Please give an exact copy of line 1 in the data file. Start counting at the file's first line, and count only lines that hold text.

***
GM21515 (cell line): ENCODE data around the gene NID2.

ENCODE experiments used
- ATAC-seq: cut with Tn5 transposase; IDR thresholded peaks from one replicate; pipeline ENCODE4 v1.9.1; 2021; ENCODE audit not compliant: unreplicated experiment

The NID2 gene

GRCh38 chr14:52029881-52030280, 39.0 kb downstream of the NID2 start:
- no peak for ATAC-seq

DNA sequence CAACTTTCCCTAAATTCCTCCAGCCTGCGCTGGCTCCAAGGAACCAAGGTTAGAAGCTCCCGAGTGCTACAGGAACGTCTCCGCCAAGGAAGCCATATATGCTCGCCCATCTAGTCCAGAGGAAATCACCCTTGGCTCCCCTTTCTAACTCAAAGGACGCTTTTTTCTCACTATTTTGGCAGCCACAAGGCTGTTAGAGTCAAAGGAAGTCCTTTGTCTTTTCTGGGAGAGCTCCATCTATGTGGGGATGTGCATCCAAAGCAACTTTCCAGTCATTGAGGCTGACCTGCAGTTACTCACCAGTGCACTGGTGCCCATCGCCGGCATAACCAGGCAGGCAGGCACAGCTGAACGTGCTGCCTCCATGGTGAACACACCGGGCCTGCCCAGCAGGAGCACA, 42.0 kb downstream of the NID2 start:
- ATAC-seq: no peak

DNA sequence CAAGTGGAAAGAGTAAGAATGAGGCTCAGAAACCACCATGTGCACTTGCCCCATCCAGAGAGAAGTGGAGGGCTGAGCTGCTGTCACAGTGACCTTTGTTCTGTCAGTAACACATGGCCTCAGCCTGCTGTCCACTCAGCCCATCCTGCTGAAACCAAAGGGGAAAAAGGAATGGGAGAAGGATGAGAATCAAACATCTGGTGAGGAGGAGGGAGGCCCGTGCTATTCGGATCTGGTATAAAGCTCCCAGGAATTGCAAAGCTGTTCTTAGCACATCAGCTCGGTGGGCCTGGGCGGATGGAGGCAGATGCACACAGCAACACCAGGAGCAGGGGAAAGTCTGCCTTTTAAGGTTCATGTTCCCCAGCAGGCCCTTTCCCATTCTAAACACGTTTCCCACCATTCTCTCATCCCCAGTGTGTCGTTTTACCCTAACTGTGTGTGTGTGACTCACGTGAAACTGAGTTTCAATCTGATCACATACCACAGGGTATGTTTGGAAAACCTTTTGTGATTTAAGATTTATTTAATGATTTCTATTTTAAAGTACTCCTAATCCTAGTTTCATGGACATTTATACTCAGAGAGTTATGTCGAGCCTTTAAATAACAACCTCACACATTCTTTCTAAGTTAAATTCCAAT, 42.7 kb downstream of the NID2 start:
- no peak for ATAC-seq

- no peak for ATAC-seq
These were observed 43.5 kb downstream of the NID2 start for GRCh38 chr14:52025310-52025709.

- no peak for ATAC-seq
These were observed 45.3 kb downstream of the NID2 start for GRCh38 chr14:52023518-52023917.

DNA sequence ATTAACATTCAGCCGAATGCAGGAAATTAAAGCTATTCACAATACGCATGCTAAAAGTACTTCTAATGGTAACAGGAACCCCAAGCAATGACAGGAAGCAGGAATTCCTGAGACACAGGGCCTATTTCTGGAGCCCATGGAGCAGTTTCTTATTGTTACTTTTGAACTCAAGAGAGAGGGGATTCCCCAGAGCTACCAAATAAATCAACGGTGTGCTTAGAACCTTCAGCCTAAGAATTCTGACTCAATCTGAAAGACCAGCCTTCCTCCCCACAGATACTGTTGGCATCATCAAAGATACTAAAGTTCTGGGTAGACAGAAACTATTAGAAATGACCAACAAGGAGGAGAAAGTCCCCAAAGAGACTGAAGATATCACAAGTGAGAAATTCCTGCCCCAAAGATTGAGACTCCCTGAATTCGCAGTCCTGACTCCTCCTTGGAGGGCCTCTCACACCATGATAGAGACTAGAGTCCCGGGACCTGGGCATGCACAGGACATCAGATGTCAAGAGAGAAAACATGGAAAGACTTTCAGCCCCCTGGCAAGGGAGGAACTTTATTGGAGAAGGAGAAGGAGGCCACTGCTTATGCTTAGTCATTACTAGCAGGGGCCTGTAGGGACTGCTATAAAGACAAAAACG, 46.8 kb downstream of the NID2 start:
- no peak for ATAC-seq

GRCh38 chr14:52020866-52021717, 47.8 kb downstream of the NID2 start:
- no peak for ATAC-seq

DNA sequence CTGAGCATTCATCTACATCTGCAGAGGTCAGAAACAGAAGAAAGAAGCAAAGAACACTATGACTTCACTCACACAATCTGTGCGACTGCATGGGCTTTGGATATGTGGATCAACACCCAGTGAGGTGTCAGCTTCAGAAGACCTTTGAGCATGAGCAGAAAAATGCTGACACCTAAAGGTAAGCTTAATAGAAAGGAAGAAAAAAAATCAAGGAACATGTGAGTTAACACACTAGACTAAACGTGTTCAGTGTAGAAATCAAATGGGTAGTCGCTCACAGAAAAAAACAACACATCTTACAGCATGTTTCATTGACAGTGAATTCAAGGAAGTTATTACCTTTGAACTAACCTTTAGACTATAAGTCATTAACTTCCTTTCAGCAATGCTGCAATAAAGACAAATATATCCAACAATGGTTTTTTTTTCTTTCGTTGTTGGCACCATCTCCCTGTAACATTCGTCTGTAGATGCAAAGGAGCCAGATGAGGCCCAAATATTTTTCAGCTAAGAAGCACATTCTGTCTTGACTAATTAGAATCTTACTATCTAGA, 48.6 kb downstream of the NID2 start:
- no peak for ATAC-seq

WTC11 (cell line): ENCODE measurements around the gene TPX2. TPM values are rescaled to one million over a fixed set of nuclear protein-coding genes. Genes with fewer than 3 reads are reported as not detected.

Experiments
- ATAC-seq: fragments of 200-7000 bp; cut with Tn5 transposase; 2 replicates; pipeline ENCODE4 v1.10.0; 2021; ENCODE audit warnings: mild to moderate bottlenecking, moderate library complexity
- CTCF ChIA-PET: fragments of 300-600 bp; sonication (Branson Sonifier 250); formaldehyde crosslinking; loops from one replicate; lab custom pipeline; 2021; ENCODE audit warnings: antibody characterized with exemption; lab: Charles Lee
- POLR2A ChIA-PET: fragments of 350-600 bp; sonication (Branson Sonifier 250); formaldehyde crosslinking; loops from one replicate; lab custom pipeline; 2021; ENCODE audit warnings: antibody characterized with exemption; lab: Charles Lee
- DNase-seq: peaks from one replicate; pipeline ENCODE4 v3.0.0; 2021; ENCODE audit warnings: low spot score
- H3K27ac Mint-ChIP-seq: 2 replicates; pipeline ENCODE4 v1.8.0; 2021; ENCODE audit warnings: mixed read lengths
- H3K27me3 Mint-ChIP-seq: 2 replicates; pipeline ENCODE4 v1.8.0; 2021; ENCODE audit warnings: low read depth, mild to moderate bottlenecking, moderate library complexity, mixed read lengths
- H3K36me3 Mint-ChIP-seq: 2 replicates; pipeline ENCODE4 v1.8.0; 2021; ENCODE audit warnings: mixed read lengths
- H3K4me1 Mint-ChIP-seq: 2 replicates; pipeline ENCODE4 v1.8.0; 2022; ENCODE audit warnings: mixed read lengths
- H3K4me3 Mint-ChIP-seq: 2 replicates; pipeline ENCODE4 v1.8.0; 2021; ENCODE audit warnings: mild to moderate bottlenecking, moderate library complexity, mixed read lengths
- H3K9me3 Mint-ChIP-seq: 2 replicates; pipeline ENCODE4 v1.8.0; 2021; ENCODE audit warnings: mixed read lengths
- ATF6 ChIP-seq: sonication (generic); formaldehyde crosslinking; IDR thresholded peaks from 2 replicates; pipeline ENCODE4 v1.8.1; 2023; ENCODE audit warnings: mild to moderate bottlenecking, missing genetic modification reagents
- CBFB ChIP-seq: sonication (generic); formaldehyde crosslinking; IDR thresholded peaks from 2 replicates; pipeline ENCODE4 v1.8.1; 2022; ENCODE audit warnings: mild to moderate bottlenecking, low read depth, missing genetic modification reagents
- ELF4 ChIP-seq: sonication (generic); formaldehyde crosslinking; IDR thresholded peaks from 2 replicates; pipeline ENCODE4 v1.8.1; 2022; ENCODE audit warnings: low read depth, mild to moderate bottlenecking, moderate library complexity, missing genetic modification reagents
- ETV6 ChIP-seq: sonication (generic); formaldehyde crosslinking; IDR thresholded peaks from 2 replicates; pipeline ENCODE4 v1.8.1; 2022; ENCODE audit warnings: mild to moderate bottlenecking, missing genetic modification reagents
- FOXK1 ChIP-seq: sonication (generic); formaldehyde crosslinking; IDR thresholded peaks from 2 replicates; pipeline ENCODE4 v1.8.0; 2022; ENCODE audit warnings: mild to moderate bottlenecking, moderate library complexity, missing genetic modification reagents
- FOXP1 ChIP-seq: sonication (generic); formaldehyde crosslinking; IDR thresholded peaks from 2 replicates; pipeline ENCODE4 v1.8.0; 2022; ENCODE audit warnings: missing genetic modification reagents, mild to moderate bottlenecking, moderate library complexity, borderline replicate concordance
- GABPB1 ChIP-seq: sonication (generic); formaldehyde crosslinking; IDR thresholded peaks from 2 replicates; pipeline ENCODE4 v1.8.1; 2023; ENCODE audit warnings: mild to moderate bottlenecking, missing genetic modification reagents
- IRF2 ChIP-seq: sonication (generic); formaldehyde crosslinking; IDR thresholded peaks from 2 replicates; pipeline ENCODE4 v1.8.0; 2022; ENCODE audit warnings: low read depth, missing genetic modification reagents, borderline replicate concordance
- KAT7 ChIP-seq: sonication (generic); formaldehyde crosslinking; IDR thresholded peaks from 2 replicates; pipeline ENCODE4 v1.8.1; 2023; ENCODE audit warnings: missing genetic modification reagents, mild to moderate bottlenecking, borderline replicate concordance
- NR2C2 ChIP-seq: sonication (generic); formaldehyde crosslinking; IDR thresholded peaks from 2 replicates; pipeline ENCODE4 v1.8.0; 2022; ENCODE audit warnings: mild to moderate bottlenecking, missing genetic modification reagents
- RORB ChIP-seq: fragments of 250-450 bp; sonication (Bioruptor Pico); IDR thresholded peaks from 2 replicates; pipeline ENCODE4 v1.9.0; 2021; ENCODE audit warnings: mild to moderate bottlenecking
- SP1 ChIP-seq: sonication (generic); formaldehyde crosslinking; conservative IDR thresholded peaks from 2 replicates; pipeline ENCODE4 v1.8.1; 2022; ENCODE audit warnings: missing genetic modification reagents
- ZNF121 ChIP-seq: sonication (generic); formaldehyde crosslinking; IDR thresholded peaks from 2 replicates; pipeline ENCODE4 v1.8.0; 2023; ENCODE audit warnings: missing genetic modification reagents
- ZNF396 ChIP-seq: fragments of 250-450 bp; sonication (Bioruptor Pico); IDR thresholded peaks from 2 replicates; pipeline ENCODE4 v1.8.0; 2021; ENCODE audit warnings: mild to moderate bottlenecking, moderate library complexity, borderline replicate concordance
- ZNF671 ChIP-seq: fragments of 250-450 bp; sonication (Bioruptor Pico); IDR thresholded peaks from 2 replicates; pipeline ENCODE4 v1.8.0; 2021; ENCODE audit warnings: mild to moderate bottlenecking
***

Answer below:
GM21515 (cell line): ENCODE data around the gene NID2.